Seventeen-year-old Sarah lives with her mother in one of the finest suburbs in Paris. But since her father left to escape her mother’s violent temper, Sarah has had to endure her mother’s unpredictable moods and promiscuous lifestyle.
With no one to turn to or confide in, Sarah must fend for herself as best she can. On Sarah’s final holiday with her mother before finishing school, her mother’s reckless pursuit of strange men nearly gets Sarah raped.

Sarah completes her A levels and leaves for university in London, where she finally feels free to live her own life. But her mother will not accept Sarah’s departure.
With Sarah’s every step into adulthood, her mother’s reactions become increasingly extreme and sinister.
In a series of unravelling events, Sarah ends up being forced to confront the truth about her mother...

Available on
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Friday, May 24, 2013

Grandparents' rights

With over 117 000 divorces in England and Wales, the amount of grand-parents requesting contact has been rising in the UK.  At the contrary of some of our European counterparts, the UK does not give grandparents an automatic right to their grandchildren.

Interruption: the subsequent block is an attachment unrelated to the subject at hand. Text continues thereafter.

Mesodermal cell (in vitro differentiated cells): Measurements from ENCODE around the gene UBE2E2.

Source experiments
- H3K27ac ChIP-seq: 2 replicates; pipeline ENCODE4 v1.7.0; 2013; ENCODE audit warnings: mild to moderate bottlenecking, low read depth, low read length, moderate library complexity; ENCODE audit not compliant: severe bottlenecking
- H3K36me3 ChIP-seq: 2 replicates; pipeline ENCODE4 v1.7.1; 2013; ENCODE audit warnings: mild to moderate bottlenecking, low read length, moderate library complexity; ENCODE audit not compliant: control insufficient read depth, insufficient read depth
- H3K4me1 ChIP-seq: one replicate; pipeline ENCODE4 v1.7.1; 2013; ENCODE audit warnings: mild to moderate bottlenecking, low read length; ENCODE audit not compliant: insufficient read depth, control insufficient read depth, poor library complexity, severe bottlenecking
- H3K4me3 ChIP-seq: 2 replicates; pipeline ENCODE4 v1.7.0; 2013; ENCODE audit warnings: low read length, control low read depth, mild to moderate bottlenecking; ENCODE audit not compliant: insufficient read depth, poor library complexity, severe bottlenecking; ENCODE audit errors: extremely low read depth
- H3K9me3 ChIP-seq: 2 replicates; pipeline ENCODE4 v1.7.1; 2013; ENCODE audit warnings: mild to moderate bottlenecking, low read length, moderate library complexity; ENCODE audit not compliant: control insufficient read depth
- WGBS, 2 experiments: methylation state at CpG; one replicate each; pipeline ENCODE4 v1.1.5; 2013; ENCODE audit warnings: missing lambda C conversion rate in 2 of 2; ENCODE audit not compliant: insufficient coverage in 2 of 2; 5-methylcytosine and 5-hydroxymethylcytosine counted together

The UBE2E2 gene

In a case, where the divorced parent who has child custody deliberately does not want their child to see his ex-partner’s parents and providing that the grandparents have good motives and shows respect to their ex-son or ex-daughter in-law, then the law and right for grandparents to visit their grandchild should be enforced. 

However, grandparents being foremost humans, have like all flaws and vices.

Many would feel angry with their child’s ex-partner after a divorce, this feeling of anger comes naturally as a protection for their child who has been left alone and who is torn apart. 

Others would struggle to remain objective and might not be fair-minded as they would start criticizing their child’s ex-partner, who now has full custody of the grandchildren, deliberately or not, in front of their grand-children. This would alienate the grandchildren’s and might cause emotional damage to them.

In some cases, grand-parents who are just in a bad or non-existing relationship with their own children might miss out seeing their grandchildren.  Sometimes in retirement and in order to feel that they are in control of something or someone, these grandparents feel that the only way to reinstitute or keep control of their children’s would be by requesting a contact order with their grandchildren.